Home > Popular Culture > Movie Review: J. Edgar

Movie Review: J. Edgar

My wife surprised me the other day by taking me to go see the new Leonardo DiCaprio movie “J. Edgar” (based on the life of former FBI Director J. Edgar Hoover).  I’m a bit of a historical movie buff so seeing a film about the life of the person considering by many at one time to be the most powerful man in the country was right up my alley.

Hoover and his stockpile of secret files on world leaders, celebrities and generally anybody he felt holding dirt on has long fascinated me.  Hoover in general has always interested me and I was anxious to see how his life story would translate to the big screen.

I was also interested in how certain things would be portrayed in the movie.  Hoover was rumored to be homosexual and a cross dresser and the speculation was that he carried on a lifelong romantic relationship with his #2 man Clyde Tolson.  Clint Eastwood, who directed the film, stated in an interview that the film “doesn’t really go there”.  I wanted to see if it did or didn’t.

(DISCLAIMER:  From this point forward, I may talk about plot points in the movie.  If you don’t want to be spoiled, turn away now.)

I have to say that overall I was slightly disappointed in the movie.  Only slightly though.  It’s a good movie no doubt but by the end of it I was questioning how accurate of a portrayal I was seeing.

For example, this movie was not meant to be a lifetime achievement award for Hoover.  He is portrayed as paranoid, bitter, sometimes delusional and always power-hungry.  Hoover no doubt accomplished some great things during his career (most notably being the mind behind the national fingerprint database) but that is largely overshadowed by his failure to connect emotionally with anyone outside of Tolson and his mother.

And speaking of Tolson, how did the “possibly gay” storyline play out?  If Clint Eastwood says the movie “didn’t quite go there” in saying that Hoover was a homosexual, I think it entirely went there.  I’m not sure how someone could watch this movie and not come away from it thinking anything other than Hoover and Tolson were a romantic couple.  Granted, much of the innuendo is suggested and not explicit.  There is a brief kiss but the rest of the gestures – hand holding in the car, saying “I love you” – make you wonder if it’s romantic or simply an expression of appreciation and gratitude for the other.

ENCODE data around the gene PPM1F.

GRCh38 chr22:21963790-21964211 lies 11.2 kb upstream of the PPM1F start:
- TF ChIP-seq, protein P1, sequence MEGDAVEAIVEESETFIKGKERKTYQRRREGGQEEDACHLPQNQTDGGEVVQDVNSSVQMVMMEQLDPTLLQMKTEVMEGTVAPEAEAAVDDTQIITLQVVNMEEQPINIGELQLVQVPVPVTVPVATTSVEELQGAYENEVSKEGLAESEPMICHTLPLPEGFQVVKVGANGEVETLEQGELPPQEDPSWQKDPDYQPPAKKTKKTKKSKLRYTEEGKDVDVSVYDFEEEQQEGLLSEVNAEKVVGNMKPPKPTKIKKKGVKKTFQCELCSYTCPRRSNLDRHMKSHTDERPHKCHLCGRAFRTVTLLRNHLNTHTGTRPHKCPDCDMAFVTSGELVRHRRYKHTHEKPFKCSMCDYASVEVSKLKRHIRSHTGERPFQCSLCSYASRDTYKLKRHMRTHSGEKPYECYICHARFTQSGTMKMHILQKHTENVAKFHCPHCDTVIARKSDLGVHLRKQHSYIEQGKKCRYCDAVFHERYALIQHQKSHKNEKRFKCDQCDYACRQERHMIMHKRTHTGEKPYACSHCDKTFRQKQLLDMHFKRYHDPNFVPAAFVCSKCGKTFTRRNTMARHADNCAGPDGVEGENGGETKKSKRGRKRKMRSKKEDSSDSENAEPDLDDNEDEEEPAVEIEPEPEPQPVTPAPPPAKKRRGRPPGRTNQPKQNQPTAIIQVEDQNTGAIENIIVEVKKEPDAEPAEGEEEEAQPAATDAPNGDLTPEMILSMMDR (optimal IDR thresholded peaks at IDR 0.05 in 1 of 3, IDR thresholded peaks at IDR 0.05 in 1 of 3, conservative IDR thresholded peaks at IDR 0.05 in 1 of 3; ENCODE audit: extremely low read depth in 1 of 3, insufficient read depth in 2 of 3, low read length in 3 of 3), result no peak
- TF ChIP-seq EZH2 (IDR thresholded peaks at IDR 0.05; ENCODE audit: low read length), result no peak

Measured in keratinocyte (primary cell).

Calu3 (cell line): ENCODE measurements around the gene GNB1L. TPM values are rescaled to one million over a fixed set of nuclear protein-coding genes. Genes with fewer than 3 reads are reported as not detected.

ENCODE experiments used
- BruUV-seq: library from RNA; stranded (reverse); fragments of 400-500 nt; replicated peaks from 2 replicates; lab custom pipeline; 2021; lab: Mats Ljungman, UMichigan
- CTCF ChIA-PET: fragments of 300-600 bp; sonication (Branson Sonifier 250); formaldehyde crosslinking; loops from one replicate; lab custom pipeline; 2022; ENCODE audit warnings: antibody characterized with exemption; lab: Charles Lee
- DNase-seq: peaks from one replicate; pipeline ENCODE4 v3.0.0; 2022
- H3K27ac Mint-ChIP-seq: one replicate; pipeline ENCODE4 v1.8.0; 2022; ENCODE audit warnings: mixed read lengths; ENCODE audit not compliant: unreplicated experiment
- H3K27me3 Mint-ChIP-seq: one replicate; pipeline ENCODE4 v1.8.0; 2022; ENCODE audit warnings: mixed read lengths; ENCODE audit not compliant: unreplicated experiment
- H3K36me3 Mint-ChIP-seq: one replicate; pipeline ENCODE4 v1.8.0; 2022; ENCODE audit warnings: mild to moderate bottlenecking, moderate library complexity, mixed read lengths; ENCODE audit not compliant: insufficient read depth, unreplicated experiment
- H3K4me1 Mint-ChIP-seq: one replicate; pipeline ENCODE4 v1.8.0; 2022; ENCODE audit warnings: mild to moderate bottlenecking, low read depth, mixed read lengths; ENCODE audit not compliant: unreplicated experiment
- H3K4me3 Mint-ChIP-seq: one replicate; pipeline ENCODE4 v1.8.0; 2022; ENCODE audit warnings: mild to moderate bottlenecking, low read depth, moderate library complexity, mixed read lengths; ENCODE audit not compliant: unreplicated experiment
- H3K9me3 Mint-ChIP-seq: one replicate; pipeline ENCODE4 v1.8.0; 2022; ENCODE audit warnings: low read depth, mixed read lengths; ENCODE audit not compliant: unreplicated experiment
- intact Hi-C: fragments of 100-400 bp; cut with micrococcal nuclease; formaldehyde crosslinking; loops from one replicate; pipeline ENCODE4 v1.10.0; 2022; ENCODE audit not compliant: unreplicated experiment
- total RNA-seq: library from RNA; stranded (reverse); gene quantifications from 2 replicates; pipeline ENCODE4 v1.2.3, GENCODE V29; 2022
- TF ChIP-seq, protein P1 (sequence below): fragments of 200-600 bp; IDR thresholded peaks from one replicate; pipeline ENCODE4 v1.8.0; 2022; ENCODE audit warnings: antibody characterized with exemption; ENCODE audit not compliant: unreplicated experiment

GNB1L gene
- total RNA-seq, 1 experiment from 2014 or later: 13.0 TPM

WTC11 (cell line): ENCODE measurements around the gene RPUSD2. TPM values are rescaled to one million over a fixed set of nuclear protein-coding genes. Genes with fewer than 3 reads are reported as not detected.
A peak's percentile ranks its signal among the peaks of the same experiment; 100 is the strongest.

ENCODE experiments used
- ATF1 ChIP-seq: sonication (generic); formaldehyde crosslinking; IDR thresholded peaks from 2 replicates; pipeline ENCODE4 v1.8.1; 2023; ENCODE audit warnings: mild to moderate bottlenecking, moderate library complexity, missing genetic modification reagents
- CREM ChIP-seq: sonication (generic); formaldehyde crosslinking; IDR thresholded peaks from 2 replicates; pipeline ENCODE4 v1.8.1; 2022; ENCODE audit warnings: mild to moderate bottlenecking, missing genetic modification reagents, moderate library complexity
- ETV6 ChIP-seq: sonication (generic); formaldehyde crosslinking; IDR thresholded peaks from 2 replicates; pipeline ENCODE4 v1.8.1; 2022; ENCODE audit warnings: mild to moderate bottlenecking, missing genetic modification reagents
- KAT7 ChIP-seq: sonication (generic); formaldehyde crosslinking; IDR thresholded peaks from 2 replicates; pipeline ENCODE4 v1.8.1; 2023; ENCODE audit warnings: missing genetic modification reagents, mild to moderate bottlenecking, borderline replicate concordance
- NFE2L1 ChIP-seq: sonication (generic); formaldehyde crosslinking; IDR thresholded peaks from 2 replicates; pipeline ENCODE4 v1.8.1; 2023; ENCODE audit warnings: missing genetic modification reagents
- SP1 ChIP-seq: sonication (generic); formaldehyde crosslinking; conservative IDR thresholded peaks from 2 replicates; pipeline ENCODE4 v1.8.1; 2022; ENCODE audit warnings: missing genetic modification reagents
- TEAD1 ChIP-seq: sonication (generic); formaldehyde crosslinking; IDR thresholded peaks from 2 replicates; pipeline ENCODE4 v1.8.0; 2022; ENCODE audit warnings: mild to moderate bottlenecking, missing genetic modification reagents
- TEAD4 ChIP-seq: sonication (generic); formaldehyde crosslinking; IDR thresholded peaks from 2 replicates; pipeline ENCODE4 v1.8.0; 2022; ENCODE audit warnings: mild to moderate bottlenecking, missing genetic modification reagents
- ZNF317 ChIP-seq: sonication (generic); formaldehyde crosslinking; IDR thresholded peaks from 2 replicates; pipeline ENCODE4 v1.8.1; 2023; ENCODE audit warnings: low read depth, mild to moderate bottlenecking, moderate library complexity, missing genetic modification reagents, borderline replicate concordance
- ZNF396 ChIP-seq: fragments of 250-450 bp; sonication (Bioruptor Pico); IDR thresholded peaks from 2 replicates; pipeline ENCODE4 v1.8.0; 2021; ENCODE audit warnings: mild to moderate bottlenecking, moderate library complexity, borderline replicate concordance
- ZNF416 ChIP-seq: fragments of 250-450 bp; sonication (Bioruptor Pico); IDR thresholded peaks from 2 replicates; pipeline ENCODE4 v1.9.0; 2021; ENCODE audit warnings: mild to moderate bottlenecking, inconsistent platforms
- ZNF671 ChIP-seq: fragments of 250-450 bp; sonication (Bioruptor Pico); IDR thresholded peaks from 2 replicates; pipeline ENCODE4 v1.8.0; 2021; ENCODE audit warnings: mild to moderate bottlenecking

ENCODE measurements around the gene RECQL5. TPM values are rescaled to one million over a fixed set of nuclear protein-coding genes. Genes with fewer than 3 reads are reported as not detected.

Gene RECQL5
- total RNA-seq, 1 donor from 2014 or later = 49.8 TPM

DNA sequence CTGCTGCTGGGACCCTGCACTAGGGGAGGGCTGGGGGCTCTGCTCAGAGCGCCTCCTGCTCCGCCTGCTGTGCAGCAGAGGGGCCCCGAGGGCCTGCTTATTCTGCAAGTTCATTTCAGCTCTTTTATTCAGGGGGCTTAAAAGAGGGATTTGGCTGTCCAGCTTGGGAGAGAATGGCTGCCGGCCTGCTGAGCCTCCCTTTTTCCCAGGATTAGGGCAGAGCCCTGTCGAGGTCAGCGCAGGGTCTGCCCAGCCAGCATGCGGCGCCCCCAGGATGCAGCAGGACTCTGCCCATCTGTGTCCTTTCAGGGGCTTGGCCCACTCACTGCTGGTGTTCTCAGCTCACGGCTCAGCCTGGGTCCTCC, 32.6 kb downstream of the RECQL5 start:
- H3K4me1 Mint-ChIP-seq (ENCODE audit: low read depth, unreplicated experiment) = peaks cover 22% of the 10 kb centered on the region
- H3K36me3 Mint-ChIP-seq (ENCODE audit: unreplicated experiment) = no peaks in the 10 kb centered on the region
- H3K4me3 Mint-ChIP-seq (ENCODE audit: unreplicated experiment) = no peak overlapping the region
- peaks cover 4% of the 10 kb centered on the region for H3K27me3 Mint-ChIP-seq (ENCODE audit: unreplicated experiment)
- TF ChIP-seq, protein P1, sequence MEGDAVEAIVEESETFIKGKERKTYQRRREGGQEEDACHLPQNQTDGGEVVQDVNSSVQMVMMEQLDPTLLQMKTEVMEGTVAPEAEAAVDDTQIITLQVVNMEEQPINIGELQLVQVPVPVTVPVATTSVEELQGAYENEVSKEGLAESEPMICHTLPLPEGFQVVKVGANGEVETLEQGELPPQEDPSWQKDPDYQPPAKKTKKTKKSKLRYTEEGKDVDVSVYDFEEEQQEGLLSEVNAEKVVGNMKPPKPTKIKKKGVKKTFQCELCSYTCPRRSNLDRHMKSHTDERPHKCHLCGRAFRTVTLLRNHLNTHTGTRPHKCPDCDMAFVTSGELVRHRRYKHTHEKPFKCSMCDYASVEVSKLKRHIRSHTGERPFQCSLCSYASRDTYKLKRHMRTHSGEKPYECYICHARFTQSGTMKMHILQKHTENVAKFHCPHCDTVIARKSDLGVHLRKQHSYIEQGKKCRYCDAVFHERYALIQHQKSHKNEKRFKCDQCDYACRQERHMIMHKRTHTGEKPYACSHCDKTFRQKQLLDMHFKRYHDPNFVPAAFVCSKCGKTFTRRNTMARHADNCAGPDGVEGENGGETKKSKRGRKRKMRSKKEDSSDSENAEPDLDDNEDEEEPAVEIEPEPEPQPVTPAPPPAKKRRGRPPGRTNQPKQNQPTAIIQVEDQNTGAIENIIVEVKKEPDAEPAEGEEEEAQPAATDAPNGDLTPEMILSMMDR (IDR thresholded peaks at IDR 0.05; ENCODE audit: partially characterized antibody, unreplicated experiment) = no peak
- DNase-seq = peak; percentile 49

The cross dressing rumor is similarly vague.  There is a scene following the death of Hoover’s mother where he puts on his mother’s dress and necklace but it’s open to interpretation whether his motivation for doing so is a desire to wear women’s clothes or is simply an attempt to reconnect with his now deceased mother.

On the personal side, Hoover has few allies.  His mother, Tolson and his secretary Helen Gandy (played by Naomi Watts) are the only people he can truly count on.  His life and career are spent carefully crafting an image of himself and the agency he came to build.  The kidnapping of the Lindbergh baby – a case which plays a large role in the movie – conveys that in some cases Hoover is less interested in finding true justice than in selling himself and the FBI as law-enforcement experts that will always bring wrongdoers to justice.

Leonardo DiCaprio gives his usual strong performance as Hoover channeling some of the same qualities he did in portraying Howard Hughes in The Aviator.  Naomi Watts was particularly convincing as Gandy I though and I enjoyed Armie Hammer (previously best known playing both Winklevoss twins in The Social Network) and his turn as Clyde Tolson.

The narrative can be a little confusing flashing back and forth between present day and the past a little too rapidly at times.  The makeup used to age DiCaprio, Watts and Hammer was hit or miss.  DiCaprio and Watts were believable but Hammer looked like a character out of Star Trek.

Overall, I’d give the film something like a 2 1/2 or 3 out of 4 stars rating.  It was well worth the time to see it and it is a good movie but not something I’m sure I’d make an effort to see again.

What say you?  Have you are were you planning on seeing J. Edgar?  What did you think of it?  Feel free to comment below.

  1. December 2, 2011 at 1:26 pm

    I read until the part you warned me not to read further. 😀 And I like what I have read so far, will come back and finish the rest once I see the movie. 🙂


    • December 2, 2011 at 2:15 pm

      Awesome! It’s a good movie. I think you’ll enjoy it.

  2. December 2, 2011 at 4:08 pm

    I’m trying to get my father-in-law to this one; it looks pretty cool! Thanks for the review.

    • December 3, 2011 at 9:19 pm

      I enjoyed it. I think you will too.

  3. unclerave
    December 2, 2011 at 4:28 pm